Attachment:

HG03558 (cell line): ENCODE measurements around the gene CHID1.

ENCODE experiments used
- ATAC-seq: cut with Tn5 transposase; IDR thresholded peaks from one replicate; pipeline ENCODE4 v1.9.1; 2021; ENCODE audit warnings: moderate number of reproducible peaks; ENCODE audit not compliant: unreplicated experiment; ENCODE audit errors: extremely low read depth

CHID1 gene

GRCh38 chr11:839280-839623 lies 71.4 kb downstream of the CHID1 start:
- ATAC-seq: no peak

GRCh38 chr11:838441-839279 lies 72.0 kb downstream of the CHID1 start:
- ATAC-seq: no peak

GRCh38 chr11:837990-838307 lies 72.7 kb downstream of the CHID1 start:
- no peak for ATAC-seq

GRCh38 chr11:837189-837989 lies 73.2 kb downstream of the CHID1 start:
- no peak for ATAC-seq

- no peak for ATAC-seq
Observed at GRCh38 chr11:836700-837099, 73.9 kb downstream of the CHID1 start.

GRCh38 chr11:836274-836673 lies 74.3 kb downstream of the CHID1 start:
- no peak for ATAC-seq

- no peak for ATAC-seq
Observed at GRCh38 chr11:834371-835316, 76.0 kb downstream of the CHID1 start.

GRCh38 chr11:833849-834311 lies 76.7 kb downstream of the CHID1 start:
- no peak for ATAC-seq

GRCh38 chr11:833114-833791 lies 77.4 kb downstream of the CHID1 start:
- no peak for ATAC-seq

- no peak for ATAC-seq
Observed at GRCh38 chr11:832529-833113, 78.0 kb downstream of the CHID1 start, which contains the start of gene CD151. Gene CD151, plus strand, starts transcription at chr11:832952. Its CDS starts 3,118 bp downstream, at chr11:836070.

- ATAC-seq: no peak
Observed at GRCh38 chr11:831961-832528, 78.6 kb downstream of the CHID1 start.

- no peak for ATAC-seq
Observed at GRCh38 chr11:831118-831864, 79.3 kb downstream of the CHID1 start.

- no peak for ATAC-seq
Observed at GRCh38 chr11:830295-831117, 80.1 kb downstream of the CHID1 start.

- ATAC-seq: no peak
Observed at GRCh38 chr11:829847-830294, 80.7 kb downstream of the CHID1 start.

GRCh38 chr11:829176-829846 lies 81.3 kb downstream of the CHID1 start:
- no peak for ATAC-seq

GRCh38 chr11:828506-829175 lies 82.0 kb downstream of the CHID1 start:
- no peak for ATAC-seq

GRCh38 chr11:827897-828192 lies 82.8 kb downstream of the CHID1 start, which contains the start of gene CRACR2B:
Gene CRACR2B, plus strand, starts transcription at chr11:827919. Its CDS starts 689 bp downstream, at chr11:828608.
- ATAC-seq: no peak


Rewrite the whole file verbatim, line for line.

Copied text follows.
HG03558 (cell line): ENCODE measurements around the gene CHID1.

ENCODE experiments used
- ATAC-seq: cut with Tn5 transposase; IDR thresholded peaks from one replicate; pipeline ENCODE4 v1.9.1; 2021; ENCODE audit warnings: moderate number of reproducible peaks; ENCODE audit not compliant: unreplicated experiment; ENCODE audit errors: extremely low read depth

CHID1 gene

GRCh38 chr11:839280-839623 lies 71.4 kb downstream of the CHID1 start:
- ATAC-seq: no peak

GRCh38 chr11:838441-839279 lies 72.0 kb downstream of the CHID1 start:
- ATAC-seq: no peak

GRCh38 chr11:837990-838307 lies 72.7 kb downstream of the CHID1 start:
- no peak for ATAC-seq

GRCh38 chr11:837189-837989 lies 73.2 kb downstream of the CHID1 start:
- no peak for ATAC-seq

- no peak for ATAC-seq
Observed at GRCh38 chr11:836700-837099, 73.9 kb downstream of the CHID1 start.

GRCh38 chr11:836274-836673 lies 74.3 kb downstream of the CHID1 start:
- no peak for ATAC-seq

- no peak for ATAC-seq
Observed at GRCh38 chr11:834371-835316, 76.0 kb downstream of the CHID1 start.

GRCh38 chr11:833849-834311 lies 76.7 kb downstream of the CHID1 start:
- no peak for ATAC-seq

GRCh38 chr11:833114-833791 lies 77.4 kb downstream of the CHID1 start:
- no peak for ATAC-seq

- no peak for ATAC-seq
Observed at GRCh38 chr11:832529-833113, 78.0 kb downstream of the CHID1 start, which contains the start of gene CD151. Gene CD151, plus strand, starts transcription at chr11:832952. Its CDS starts 3,118 bp downstream, at chr11:836070.

- ATAC-seq: no peak
Observed at GRCh38 chr11:831961-832528, 78.6 kb downstream of the CHID1 start.

- no peak for ATAC-seq
Observed at GRCh38 chr11:831118-831864, 79.3 kb downstream of the CHID1 start.

- no peak for ATAC-seq
Observed at GRCh38 chr11:830295-831117, 80.1 kb downstream of the CHID1 start.

- ATAC-seq: no peak
Observed at GRCh38 chr11:829847-830294, 80.7 kb downstream of the CHID1 start.

GRCh38 chr11:829176-829846 lies 81.3 kb downstream of the CHID1 start:
- no peak for ATAC-seq

GRCh38 chr11:828506-829175 lies 82.0 kb downstream of the CHID1 start:
- no peak for ATAC-seq

GRCh38 chr11:827897-828192 lies 82.8 kb downstream of the CHID1 start, which contains the start of gene CRACR2B:
Gene CRACR2B, plus strand, starts transcription at chr11:827919. Its CDS starts 689 bp downstream, at chr11:828608.
- ATAC-seq: no peak